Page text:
Researchers from NASA, NOAA, the National Center for Atmospheric Research and others are launching a three-year mission to better understand what makes hurricanes intensify or weaken, and what factors steer the destructive storms.
Ethanol, now used commonly in U.S. transportation fuels, is turning up in urban air at more than six times the levels measured a decade ago, according to a new study by a team of NOAA researchers and colleagues.
In California’s Los Angeles Basin, levels of some vehicle-related air pollutants have decreased by about 98 percent since the 1960s, even as area residents now burn three times as much gasoline and diesel fuel.
Earth’s oceans, forests and other ecosystems continue to soak up about half the carbon dioxide emitted into the atmosphere by human activities, even as those emissions have increased, according to a study by University of Colorado and NOAA scientists published today in the journal Nature.
The concentration of carbon dioxide in the atmosphere of Barrow, Alaska, has reached a new milestone this spring, according to NOAA measurements.
Arctic warming has thinned springtime sea ice across the Arctic Ocean. A new study shows that this alters the chemistry of the atmosphere near the Earth’s surface and may increase the amount of toxic mercury contaminating the region.
NOAA researchers will be using several innovative tools, techniques, and research results during the 2012 hurricane season to continue to improve hurricane forecasting. Read our 2012 hurricane research news briefs to learn more.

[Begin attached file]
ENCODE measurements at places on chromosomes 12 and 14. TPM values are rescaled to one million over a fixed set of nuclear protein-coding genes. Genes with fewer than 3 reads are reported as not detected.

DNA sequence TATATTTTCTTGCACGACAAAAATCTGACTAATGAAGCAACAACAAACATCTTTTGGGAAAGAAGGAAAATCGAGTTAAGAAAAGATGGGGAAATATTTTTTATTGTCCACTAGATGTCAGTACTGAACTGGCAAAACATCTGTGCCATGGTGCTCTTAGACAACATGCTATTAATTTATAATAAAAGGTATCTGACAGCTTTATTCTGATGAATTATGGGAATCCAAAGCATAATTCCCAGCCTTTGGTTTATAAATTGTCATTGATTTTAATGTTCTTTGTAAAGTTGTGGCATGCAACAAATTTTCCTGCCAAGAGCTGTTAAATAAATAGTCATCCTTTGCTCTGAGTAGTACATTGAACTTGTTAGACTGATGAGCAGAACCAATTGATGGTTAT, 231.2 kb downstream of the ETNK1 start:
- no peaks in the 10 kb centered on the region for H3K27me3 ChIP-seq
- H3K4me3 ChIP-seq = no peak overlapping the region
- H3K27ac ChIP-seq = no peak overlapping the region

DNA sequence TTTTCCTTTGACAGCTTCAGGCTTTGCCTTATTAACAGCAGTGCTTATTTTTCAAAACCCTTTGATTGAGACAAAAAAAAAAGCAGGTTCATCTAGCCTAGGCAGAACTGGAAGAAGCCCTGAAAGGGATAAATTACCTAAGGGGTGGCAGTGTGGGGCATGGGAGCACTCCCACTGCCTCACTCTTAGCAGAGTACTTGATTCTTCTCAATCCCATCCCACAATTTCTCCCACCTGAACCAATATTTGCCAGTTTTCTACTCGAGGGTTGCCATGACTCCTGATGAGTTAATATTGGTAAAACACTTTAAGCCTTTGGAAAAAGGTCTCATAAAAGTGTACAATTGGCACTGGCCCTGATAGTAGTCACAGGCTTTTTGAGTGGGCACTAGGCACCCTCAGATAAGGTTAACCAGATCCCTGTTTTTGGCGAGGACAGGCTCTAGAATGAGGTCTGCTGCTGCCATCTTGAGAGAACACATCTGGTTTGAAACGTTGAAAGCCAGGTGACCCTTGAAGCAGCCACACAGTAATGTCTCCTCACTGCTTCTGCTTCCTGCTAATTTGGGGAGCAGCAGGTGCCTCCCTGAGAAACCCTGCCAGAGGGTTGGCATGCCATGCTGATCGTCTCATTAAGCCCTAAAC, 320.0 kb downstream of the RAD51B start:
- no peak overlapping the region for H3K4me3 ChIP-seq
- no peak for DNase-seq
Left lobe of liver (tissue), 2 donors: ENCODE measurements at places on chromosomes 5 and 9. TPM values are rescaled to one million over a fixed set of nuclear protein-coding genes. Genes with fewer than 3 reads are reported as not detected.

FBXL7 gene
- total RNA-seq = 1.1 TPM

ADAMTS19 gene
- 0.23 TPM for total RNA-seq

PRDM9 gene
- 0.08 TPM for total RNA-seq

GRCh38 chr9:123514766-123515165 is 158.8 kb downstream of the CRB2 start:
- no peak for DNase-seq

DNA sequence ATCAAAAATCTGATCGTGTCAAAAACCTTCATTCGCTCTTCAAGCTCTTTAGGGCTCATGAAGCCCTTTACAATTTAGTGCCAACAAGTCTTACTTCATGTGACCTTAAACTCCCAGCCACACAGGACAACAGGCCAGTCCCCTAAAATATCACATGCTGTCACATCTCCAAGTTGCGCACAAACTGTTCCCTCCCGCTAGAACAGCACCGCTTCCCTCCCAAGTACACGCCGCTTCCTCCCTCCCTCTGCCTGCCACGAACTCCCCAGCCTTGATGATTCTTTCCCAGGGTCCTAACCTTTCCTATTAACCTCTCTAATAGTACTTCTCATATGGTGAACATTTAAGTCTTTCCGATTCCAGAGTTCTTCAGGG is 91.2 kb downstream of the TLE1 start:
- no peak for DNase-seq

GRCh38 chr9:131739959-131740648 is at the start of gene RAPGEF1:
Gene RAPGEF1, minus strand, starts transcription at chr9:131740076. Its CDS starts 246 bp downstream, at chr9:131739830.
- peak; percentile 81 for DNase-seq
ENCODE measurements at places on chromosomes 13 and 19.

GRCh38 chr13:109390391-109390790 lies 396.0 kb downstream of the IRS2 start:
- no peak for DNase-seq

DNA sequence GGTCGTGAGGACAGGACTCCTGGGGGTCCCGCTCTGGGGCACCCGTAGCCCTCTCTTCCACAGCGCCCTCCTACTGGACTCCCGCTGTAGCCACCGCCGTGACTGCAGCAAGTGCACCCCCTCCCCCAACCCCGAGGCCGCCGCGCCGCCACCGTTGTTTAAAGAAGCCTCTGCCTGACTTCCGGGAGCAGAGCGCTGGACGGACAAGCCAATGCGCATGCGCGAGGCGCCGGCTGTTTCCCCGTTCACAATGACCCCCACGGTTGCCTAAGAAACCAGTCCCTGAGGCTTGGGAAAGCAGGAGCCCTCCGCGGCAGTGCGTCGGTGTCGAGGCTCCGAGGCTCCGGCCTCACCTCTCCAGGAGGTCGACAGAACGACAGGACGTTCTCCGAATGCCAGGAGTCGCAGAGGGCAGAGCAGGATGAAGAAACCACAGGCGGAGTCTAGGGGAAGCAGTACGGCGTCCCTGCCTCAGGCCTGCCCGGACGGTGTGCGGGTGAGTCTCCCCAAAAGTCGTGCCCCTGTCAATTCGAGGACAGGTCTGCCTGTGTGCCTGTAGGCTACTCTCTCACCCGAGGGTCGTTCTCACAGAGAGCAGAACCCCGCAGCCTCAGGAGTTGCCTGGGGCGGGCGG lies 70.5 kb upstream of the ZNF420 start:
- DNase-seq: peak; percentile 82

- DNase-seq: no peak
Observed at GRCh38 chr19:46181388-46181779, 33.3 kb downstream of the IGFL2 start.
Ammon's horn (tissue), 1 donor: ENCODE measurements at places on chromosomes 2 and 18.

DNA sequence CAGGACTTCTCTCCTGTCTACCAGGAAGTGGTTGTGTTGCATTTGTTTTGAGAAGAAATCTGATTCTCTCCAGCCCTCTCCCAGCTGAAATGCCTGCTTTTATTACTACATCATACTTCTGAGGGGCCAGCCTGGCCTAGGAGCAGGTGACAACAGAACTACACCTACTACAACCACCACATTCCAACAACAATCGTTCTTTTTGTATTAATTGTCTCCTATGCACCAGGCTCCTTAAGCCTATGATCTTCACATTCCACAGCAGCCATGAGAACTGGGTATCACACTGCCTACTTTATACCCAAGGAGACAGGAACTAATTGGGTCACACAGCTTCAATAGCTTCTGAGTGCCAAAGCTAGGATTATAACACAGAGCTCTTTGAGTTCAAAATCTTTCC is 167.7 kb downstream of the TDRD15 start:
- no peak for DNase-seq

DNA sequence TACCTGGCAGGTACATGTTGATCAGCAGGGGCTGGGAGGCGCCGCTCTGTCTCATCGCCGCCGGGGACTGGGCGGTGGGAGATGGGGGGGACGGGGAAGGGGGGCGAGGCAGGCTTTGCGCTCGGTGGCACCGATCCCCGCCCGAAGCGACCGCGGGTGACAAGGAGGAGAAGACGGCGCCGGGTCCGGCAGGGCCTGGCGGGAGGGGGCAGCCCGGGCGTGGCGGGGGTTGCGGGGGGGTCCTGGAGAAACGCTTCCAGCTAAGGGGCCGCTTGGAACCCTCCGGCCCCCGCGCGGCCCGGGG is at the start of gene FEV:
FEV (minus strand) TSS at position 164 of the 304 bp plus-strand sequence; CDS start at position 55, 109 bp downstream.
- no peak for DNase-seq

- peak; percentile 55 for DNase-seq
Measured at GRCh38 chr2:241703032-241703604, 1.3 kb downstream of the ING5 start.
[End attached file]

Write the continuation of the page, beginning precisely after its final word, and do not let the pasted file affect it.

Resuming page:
Today marks the beginning of a large-scale, comprehensive field project to measure how thunderstorms transport, produce and process chemicals that form ozone, a greenhouse gas that affects Earth's climate, air quality and weather patterns.
Starting today, NOAA is using a sophisticated new weather forecast computer model to improve predictions of quickly developing severe weather events including thunderstorms, winter storms and aviation hazards such as clear air turbulence.
A smoke-related chemical, isocyanic acid, may be a significant air pollutant in some parts of the world, especially where forest fires and other forms of biomass burning are common.
Oceanic and Atmospheric Research (OAR) - or "NOAA Research" - provides the research foundation for understanding the complex systems that support our planet. Working in partnership with other organizational units of the NOAA, a bureau of the Department of Commerce, NOAA Research enables better forecasts, earlier warnings for natural disasters, and a greater understanding of the Earth. Our role is to provide unbiased science to better manage the environment, nationally, and globally.